Friction Stir Welding of Ferrous Alloys: Current Status
Friction stir welding (FSW) offers many potential benefits including reduced distortion, lower cost, no harmful airborne emissions, semi-automated, etc. Although initially developed for Al alloys, considerable work now has been completed to explore the ability of FSW to weld relatively thin (6 mm) ferrous alloys including many alloys of interest to the ship building industry such as HSLA-65. The status of current progress for ferrous alloys is presented offering insight into capabilities and opportunities as well as areas of FSW activity requiring additional improvement. Practical issues of weld penetration depth, gap tolerance, post-FSW mechanical properties, and distortion are addressed. Special consideration will be made to address the ability to friction stir weld 6 mm thick HSLA-65 steel with no/low distortion. Tool materials discussed will include polycrystalline cubic boron nitride (PCBN) and a new composite tool fabricated from PCBN and W-25Re. Last, data will be presented illustrating the complete absence of harmful airborne emissions when welding an austenitic stainless steel.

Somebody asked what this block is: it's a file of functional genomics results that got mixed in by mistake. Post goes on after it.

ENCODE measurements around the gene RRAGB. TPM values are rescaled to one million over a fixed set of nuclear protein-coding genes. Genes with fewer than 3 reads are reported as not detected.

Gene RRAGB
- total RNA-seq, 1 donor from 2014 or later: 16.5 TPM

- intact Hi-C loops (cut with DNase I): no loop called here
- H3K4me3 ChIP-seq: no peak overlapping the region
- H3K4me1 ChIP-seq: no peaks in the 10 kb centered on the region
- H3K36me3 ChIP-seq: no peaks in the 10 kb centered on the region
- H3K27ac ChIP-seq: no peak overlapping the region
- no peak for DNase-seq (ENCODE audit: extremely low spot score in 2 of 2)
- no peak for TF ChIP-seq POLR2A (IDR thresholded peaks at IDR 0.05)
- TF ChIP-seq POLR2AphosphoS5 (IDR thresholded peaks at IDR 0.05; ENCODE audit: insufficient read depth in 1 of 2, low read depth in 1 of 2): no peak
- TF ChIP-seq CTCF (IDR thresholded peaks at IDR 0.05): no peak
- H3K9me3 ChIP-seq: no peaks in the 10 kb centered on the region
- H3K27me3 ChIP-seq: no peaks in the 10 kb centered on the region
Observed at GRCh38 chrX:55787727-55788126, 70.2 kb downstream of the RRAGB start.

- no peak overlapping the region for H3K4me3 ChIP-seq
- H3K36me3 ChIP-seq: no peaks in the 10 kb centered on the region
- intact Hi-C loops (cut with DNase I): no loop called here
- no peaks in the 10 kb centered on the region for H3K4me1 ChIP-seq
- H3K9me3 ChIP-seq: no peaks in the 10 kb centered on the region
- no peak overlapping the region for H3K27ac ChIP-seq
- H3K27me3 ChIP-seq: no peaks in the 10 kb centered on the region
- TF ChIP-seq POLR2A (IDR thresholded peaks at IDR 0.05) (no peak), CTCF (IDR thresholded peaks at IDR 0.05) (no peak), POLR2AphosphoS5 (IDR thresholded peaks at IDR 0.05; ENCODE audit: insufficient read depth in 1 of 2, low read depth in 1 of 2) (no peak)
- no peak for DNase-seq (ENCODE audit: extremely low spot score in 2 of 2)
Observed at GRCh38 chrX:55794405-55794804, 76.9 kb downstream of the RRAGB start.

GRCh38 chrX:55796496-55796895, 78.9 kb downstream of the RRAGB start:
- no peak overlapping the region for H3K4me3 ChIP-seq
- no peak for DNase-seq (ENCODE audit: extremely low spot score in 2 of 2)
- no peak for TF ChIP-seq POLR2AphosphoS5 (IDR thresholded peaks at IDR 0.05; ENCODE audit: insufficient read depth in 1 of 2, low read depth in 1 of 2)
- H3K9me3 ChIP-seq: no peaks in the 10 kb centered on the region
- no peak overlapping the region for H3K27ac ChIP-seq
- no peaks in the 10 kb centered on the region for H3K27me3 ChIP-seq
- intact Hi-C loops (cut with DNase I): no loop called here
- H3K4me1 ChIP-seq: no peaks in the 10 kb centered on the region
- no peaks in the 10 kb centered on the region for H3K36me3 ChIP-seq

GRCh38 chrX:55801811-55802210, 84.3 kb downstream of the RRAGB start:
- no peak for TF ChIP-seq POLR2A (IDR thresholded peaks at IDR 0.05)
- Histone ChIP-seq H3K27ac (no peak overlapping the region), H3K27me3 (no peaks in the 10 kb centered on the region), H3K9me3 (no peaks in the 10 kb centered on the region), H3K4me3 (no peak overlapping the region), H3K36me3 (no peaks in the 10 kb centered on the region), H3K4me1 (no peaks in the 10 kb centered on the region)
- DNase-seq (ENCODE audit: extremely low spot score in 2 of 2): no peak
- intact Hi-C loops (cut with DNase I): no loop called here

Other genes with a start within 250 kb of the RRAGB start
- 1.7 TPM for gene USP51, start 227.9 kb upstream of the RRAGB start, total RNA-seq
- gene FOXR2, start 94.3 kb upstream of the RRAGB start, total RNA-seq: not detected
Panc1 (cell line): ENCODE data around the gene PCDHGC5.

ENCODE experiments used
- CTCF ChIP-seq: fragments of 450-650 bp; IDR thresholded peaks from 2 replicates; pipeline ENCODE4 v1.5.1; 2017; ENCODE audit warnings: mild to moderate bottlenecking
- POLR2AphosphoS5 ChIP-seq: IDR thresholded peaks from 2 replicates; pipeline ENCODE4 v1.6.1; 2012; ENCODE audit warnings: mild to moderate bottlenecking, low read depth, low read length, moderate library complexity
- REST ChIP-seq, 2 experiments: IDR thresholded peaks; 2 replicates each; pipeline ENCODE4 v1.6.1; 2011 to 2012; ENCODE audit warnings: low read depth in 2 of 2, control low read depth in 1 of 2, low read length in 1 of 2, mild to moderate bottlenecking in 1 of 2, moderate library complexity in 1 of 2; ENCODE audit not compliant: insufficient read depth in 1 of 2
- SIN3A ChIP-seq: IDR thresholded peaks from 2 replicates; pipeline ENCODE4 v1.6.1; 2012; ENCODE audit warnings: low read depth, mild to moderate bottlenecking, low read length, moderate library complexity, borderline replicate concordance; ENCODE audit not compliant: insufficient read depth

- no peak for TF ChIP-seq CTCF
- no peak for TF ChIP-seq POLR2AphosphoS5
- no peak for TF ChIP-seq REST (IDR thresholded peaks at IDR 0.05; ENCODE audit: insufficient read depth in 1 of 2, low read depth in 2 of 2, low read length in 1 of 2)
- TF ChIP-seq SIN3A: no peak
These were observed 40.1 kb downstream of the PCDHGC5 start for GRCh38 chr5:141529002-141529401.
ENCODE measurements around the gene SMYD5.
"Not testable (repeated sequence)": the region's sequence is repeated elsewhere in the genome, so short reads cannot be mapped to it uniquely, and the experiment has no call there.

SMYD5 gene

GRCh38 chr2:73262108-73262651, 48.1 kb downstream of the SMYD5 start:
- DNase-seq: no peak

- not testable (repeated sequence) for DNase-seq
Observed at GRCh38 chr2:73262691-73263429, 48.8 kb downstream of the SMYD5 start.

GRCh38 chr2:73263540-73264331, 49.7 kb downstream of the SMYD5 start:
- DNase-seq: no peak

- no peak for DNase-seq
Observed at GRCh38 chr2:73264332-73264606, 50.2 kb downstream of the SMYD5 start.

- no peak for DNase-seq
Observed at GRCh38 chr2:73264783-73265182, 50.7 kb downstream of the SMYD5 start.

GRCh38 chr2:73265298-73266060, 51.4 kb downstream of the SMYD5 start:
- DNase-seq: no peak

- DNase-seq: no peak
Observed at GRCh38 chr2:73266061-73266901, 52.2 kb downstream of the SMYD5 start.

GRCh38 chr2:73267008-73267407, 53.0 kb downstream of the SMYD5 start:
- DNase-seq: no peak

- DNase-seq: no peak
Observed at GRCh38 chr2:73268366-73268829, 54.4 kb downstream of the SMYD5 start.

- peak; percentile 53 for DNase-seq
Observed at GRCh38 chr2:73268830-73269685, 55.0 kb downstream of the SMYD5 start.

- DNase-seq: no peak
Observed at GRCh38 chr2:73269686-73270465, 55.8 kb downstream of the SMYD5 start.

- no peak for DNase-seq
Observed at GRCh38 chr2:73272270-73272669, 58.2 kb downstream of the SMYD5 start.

T. Chandra, N. Wanderka, W. Reimers , M. Ionescu
M. Mahoney et al., "Friction Stir Welding of Ferrous Alloys: Current Status ", Materials Science Forum, Vols. 638-642, pp. 41-46, 2010